Another conservative outlet, Freedom Works lamented:

“The newest version of the VAWA, S.47, contains very vague and broad definitions of domestic violence,” the organization wrote. “A man that raises his voice at his partner, calls her an offensive name, stalks her, causes her any emotional distress, or simply just annoys her can potentially be prosecuted under the VAWA. Calling your spouse a mean name is not advised or polite, but it isn’t the same thing as violence towards her.”

Really?  What would we call a person who shouts vile epithets at a partner every day for a year? A person who uses offensive language, especially in front of children, at top voice (or drunken slur) for weeks on end is “impolite?”  Stalking a domestic partner is “not advisable?”   If the behavior is sufficiently abusive to cause a person to get a restraining order, then is it not “violent?”

One legal authority describes the effects as a component of verbal abuse as follows:

“Perpetrators of verbal abuse often misuse their authority and prey on those in a subordinate position. Victims of verbal abuse are often told they are to blame for the abuser’s behavior and reluctant to take action to end the abuse. Verbal abuse may lead to stress, depression, physical ailments, and other damage.” [USLegal]

So, by the lights of the conservative opponents, abuse which leads to stress, depression, physical ailments and other damage, isn’t really violent?  Must the victim be physically injured? Must the injury require bone setting, or will a few stitches be enough?  Must the injury be permanent? Scarring?  How much blood must be on the floor before the opponents of VAWA are satisfied?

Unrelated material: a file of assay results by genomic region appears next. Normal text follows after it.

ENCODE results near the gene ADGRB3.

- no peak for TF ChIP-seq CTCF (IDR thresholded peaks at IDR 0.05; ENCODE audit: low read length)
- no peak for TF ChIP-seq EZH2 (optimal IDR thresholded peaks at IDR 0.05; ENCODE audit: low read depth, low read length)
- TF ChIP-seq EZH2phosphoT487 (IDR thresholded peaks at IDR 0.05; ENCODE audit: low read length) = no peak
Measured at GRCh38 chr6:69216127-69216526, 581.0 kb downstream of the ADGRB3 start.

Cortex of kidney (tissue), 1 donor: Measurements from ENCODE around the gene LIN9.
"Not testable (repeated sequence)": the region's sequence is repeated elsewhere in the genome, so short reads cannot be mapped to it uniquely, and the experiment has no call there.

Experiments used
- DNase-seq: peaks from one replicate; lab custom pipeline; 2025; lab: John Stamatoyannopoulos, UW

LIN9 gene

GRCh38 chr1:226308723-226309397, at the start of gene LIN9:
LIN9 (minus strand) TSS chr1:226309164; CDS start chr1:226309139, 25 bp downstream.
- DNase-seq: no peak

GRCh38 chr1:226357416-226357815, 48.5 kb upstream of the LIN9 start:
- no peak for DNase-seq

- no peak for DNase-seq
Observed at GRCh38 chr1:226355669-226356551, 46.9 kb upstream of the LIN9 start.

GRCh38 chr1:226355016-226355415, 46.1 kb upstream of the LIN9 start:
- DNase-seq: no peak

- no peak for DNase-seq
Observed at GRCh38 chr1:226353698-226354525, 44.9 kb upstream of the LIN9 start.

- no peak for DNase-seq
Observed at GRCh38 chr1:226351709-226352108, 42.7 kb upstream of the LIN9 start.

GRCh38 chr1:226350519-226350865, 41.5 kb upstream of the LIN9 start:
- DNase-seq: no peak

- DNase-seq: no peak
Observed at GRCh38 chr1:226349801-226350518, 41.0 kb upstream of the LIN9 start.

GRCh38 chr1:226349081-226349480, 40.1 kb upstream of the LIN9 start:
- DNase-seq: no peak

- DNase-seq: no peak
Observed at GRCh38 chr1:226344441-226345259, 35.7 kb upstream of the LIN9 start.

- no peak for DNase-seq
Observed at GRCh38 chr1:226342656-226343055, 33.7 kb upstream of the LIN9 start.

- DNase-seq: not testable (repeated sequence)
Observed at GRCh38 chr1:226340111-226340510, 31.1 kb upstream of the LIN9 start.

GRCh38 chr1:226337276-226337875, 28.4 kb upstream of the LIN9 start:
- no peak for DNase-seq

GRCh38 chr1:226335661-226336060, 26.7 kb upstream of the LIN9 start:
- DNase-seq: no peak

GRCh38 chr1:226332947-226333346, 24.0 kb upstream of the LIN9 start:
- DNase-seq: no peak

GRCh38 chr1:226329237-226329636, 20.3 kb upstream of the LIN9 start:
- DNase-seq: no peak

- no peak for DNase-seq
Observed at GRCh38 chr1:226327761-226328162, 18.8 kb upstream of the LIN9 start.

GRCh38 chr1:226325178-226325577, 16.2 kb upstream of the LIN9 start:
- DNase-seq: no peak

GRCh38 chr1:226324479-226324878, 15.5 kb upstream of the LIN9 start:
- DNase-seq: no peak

How many women or domestic partners must be subjected to domestic violence before the federal government can assist state and local police with funding for domestic violence training and support programs?  Are the Tenthers arguing that the federal government has no role to play in the following state and local programs?

“VAWA, FVPSA, and VOCA funding support domestic violence shelters, law enforcement, courts, rape crisis centers, children’s services, prevention, community outreach, and other state and local programs that provide services for victims and families.  These programs have made significant progress towards ending domestic and sexual violence.  Statistics show a significant decline in domestic violence since VAWA was first enacted in 1994.  In addition to saving lives, VAWA, FVPSA, and VOCA save money by reducing future violence and other related social costs.” [NNEDV]